Place stickers as far apart as practical to ensure good air circulation. However, proper sticker distance depends on the size (especially thickness) of the lumber. Place stickers farther apart for thicker lumber, because it does not need as much support as thinner lumber.
Generally, a sticker distance of about 18 to 24 inches is sufficient for lumber of almost any size. However, some hardwoods, such as elm, should have stickers every 12 inches.
It is important to place stickers at equal distances and straight across a layer. Use a sticker at each end of each layer for support. Align stickers one on top of the other.
It is best if lumber pieces in the entire stack are the same thickness, because the time required to air-dry lumber to a target MC depends a lot on thickness. Two-inch lumber can take three to four times as long to air- dry to a certain MC as 1-inch lumber of the same species.
A thick board in a course can cause nearby boards to warp due to inadequate restraint of these boards. So, minimally, each layer should consist of lumber as nearly equal in thickness as possible.
It is best to stack lumber of the same length together. If you stack 3 long and short lengths randomly, the ends of the longer boards may overhang. This situation increases warping, end checking, and splitting and can lead to mechanical damage and safety concerns because forklifts and other machinery could run into the overhanging ends.
If you must stack different lengths of boards together, two suggested methods for stacking are step-out and box piling.
The step-out method This places the longest lengths at the bottom, with the next longer boards placed on the next layer, and so on until the stack is full (Figure 2). Place stickers across each course, supporting the ends of each board to minimize warping. This method does not allow you to build a roof or cover over the stack.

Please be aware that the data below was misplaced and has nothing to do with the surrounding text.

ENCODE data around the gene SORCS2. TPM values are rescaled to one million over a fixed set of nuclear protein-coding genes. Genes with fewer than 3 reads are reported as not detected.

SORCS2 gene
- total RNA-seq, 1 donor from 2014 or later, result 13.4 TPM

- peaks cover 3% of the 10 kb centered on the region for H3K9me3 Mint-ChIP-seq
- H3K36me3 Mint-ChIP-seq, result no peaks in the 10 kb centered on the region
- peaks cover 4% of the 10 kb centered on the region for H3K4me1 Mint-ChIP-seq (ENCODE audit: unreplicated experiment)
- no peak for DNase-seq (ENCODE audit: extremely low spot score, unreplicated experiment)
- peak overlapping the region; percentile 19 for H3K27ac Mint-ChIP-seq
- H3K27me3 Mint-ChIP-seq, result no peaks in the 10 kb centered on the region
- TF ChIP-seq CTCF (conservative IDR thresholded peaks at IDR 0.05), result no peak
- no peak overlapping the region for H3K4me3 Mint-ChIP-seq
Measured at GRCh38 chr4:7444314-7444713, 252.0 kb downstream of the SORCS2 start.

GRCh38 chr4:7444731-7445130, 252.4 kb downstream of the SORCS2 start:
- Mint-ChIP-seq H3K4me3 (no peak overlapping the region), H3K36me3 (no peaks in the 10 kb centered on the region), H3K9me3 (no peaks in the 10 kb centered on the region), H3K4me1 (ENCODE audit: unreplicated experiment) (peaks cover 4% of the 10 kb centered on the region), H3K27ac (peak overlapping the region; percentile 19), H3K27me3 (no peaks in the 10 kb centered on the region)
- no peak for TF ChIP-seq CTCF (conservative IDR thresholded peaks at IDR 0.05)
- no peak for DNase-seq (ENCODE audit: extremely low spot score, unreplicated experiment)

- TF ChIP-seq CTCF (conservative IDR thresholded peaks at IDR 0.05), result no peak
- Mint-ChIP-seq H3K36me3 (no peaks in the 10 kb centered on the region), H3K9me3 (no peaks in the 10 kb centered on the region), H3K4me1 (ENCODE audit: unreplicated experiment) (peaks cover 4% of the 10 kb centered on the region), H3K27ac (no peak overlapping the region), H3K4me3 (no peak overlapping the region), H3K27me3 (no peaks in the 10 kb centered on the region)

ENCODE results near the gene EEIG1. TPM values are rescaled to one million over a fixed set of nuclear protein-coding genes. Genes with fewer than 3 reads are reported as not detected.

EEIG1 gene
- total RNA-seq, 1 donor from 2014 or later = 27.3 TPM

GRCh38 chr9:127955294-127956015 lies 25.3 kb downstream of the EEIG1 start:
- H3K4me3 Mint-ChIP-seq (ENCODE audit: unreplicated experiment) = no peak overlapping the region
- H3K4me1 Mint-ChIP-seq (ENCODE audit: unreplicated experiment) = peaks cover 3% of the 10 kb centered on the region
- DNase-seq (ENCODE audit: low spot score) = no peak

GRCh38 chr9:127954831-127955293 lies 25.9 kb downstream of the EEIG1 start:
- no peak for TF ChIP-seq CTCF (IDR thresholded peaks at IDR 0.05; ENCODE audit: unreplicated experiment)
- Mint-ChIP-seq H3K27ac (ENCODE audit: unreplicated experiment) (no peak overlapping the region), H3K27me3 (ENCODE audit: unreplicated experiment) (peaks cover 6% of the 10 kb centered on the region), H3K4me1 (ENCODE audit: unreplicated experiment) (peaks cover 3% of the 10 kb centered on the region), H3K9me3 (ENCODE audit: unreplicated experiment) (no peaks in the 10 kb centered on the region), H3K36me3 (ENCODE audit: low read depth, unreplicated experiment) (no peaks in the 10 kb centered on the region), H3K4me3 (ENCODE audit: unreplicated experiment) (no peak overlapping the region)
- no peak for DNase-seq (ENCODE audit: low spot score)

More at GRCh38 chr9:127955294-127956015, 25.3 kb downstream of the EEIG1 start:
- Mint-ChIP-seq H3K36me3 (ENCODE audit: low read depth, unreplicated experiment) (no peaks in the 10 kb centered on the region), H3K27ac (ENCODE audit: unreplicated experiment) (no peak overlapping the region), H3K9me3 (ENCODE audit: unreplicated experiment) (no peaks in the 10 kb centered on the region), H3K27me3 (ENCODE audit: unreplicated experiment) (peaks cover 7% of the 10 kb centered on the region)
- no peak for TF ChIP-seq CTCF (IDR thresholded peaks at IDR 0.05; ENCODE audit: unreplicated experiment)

Box piling This arranges lumber so the length of the outside boards in each course is equal to the full length of the stack (Figure 3). Place other full-length boards near the middle of the stack across a course.
Arrange the shorter boards alternately with their ends even with each end of the stack. If you numbered the short boards, the ends of all even-number boards would be even with one end of the stack, and the ends of all odd-number boards would be even with the opposite end of the stack.
You can butt the ends of exceptionally short boards together as long as their combined length does not exceed the stack’s length. Although unsupported ends of short boards may warp, this is the best way to support and hold down different lengths of lumber in the same stack.
Box piling is the preferred way to stack lumber of different lengths. Remember, lumber pieces should be the same thickness, and it is best to stack lumber of the same length.
In Figure 1, thicker and longer pieces are used above the top layer to support a cover. A roof extends over the lumber by 2 to 3 inches on all sides to protect the lumber from precipitation and direct sun. It may be slanted so precipitation runs off. In this case, 4- by 6-inch timbers (4 to 6 inches longer than the stickers) support the roof.
Weight is needed to hold the roof in place. The extra weight also helps keep the top layer of lumber from warping as it dries. In Figure 1, cinder blocks on the roof add weight. The blocks are aligned directly above the stickers.
Remember the fundamental rule of drying: Quality depends on the rate of drying. You must achieve a balance between drying lumber too slowly, which would result in stain or decay, and drying lumber too quickly, which would result in checking. If you weren’t worried about defects, you could dry wood in a matter of hours in an oven.
In Oregon, especially east of the Cascades, lumber can air dry too fast. A temperature of 90°F and 15 percent relative humidity yields an equilibrium moisture content of less than 4 percent. A kiln operator would not expose green lumber to such harsh drying conditions.
In western Oregon, on the other hand, humidity often is too high to effectively air dry lumber during the fall and winter. The lumber re-wets by either direct precipitation or high relative humidity. However, lumber properly air dried through the summer should reach an MC of 12 to 14 percent by fall.
Uncontrolled air drying may dry lumber too fast. This causes drying defects, most commonly surface and end checks. These defects occur during the initial drying period, when wood is the wettest.